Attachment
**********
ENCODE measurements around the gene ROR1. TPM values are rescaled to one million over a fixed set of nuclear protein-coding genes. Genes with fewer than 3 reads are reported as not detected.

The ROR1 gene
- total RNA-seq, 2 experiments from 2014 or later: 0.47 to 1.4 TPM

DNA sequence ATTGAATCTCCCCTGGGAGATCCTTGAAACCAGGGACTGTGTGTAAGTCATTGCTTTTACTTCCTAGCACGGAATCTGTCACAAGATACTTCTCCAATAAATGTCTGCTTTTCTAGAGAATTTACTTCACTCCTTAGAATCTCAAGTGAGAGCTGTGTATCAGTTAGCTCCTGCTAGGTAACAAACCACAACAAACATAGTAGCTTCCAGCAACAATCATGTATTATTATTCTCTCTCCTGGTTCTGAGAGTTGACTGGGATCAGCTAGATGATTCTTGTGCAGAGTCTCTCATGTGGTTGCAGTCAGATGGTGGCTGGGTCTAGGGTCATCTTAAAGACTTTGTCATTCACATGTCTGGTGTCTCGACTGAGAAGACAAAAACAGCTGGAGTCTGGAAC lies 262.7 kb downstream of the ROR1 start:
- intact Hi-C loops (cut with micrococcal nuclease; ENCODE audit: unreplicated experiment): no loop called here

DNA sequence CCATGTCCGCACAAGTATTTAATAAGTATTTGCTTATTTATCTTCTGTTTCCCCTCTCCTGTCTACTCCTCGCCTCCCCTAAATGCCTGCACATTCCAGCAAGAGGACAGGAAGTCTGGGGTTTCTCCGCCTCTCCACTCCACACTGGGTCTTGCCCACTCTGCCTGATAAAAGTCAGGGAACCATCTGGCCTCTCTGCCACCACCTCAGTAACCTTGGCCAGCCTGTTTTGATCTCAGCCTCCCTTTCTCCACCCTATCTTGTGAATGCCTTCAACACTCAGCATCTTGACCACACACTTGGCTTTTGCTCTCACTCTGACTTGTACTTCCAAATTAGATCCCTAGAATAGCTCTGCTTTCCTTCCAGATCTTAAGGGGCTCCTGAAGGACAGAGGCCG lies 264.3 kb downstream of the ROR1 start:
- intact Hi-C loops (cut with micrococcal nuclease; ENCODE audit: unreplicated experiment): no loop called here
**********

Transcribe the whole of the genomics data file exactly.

ENCODE measurements around the gene ROR1. TPM values are rescaled to one million over a fixed set of nuclear protein-coding genes. Genes with fewer than 3 reads are reported as not detected.

The ROR1 gene
- total RNA-seq, 2 experiments from 2014 or later: 0.47 to 1.4 TPM

DNA sequence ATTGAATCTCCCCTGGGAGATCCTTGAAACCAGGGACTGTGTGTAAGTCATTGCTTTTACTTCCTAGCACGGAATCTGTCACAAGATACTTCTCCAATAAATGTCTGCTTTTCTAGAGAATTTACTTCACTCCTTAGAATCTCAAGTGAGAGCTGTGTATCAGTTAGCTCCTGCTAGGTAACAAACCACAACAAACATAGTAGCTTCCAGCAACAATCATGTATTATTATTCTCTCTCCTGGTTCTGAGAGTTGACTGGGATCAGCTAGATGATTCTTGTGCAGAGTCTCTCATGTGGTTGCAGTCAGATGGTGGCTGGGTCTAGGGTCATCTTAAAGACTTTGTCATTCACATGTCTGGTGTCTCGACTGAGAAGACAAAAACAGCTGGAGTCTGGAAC lies 262.7 kb downstream of the ROR1 start:
- intact Hi-C loops (cut with micrococcal nuclease; ENCODE audit: unreplicated experiment): no loop called here

DNA sequence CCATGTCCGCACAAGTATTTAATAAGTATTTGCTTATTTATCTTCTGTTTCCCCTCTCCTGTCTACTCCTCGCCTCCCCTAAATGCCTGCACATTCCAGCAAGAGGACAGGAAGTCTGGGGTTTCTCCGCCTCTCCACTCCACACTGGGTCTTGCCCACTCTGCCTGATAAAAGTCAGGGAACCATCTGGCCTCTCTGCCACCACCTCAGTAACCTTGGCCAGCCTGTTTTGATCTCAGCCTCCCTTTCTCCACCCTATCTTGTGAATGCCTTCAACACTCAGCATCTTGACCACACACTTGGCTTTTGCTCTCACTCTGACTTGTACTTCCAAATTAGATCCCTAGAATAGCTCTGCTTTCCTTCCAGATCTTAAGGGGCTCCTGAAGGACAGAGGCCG lies 264.3 kb downstream of the ROR1 start:
- intact Hi-C loops (cut with micrococcal nuclease; ENCODE audit: unreplicated experiment): no loop called here